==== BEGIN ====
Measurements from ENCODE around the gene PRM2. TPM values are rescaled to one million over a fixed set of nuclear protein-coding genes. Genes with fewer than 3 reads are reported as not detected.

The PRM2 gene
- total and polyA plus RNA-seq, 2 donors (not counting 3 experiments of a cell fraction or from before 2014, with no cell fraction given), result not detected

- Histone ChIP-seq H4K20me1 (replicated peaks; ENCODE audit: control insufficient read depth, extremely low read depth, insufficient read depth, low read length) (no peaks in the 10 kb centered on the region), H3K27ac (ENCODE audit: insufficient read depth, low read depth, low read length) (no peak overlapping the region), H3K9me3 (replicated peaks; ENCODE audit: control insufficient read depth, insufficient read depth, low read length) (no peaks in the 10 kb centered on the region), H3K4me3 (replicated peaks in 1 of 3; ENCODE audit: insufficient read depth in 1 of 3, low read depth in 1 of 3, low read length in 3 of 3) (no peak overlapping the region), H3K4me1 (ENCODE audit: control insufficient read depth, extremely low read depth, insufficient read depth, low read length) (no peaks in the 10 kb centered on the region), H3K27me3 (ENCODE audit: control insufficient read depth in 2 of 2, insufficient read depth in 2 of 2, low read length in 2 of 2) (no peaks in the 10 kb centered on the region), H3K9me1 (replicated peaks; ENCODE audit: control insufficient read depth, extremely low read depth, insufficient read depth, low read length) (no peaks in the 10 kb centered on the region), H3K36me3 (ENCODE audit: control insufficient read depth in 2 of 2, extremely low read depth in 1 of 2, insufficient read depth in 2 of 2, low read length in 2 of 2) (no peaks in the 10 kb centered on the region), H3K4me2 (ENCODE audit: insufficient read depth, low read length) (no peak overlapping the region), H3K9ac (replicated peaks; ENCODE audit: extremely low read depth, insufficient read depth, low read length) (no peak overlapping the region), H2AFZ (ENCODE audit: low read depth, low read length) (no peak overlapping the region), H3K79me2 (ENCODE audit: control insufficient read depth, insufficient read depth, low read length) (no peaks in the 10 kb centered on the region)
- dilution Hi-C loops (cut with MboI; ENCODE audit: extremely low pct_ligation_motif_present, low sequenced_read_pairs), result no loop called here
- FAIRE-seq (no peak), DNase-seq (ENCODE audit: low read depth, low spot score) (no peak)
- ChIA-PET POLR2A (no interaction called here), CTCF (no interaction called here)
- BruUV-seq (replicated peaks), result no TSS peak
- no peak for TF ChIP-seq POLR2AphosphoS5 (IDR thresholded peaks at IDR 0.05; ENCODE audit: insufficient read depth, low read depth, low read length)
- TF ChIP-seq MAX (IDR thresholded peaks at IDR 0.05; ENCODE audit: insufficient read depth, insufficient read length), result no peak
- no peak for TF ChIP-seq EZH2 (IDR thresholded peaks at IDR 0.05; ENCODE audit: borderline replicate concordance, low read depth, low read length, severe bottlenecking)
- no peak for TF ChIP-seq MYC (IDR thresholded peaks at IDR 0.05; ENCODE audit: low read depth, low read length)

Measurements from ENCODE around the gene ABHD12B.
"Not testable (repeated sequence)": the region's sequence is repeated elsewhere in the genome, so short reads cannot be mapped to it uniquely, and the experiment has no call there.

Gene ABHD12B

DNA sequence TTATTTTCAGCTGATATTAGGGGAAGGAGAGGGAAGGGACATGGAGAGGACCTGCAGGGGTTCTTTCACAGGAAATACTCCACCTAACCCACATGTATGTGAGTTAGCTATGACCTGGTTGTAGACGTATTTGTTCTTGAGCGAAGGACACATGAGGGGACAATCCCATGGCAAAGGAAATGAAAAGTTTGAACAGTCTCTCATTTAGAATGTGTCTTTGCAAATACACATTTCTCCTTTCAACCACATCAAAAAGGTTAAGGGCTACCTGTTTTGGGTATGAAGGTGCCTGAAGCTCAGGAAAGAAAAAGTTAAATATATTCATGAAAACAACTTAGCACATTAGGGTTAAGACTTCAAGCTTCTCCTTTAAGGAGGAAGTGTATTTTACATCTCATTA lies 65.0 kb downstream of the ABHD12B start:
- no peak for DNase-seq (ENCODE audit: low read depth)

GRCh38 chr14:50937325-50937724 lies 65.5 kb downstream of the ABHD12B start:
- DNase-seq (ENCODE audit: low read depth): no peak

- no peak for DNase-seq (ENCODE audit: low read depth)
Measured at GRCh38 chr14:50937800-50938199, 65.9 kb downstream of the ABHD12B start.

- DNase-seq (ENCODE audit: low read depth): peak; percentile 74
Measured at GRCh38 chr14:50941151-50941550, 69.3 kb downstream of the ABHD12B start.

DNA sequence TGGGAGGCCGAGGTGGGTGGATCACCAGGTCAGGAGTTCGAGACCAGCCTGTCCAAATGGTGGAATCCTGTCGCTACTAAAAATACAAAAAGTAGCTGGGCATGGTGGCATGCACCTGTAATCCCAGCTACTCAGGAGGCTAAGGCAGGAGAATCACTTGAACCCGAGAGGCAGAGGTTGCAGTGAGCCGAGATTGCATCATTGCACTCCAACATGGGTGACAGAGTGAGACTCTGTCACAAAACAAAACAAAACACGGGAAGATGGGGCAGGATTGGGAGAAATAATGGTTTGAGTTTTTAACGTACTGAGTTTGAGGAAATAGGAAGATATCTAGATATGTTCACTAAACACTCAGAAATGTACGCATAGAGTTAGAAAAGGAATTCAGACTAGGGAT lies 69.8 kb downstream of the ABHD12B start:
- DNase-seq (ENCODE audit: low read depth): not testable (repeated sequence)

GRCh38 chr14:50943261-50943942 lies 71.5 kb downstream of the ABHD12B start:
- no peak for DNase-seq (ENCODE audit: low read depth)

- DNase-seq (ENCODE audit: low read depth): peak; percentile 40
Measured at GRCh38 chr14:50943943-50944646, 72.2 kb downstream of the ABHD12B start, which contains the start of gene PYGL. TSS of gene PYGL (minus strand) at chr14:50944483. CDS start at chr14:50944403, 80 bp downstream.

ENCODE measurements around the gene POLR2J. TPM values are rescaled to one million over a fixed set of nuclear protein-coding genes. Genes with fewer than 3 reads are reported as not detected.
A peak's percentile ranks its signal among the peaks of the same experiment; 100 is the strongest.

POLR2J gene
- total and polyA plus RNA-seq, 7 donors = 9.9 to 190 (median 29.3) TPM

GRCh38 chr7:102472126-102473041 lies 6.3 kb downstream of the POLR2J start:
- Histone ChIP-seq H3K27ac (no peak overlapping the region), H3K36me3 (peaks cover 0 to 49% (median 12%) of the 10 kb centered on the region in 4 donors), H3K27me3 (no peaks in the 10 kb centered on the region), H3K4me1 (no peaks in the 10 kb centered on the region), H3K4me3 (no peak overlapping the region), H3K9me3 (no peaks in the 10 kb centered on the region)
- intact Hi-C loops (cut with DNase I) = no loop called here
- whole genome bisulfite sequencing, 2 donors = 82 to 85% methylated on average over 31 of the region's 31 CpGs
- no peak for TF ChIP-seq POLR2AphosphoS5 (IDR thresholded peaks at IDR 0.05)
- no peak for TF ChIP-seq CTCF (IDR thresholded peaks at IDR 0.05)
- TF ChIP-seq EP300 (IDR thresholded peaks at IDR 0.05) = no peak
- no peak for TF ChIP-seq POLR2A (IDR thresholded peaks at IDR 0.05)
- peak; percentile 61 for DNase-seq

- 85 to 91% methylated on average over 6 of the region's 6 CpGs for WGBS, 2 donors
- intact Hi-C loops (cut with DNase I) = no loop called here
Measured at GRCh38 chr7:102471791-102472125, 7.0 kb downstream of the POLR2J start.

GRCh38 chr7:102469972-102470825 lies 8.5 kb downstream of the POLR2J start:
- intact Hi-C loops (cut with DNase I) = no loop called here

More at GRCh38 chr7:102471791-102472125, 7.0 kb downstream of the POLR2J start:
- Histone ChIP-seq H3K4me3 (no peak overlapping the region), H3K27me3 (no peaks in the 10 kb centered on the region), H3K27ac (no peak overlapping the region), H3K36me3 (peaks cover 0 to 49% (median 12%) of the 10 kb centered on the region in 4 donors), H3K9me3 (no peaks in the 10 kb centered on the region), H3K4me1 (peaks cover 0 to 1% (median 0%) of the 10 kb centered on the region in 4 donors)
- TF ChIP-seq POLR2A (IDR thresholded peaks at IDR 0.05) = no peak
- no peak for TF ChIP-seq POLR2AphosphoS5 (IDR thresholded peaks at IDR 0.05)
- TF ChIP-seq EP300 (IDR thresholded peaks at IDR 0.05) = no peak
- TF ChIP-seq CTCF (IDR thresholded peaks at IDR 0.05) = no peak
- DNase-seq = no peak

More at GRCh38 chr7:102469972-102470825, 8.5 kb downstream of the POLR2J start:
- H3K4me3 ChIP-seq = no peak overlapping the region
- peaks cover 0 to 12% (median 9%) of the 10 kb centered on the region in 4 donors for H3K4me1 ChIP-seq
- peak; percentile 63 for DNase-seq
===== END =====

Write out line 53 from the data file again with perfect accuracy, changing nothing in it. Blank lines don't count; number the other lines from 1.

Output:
- TF ChIP-seq CTCF (IDR thresholded peaks at IDR 0.05) = no peak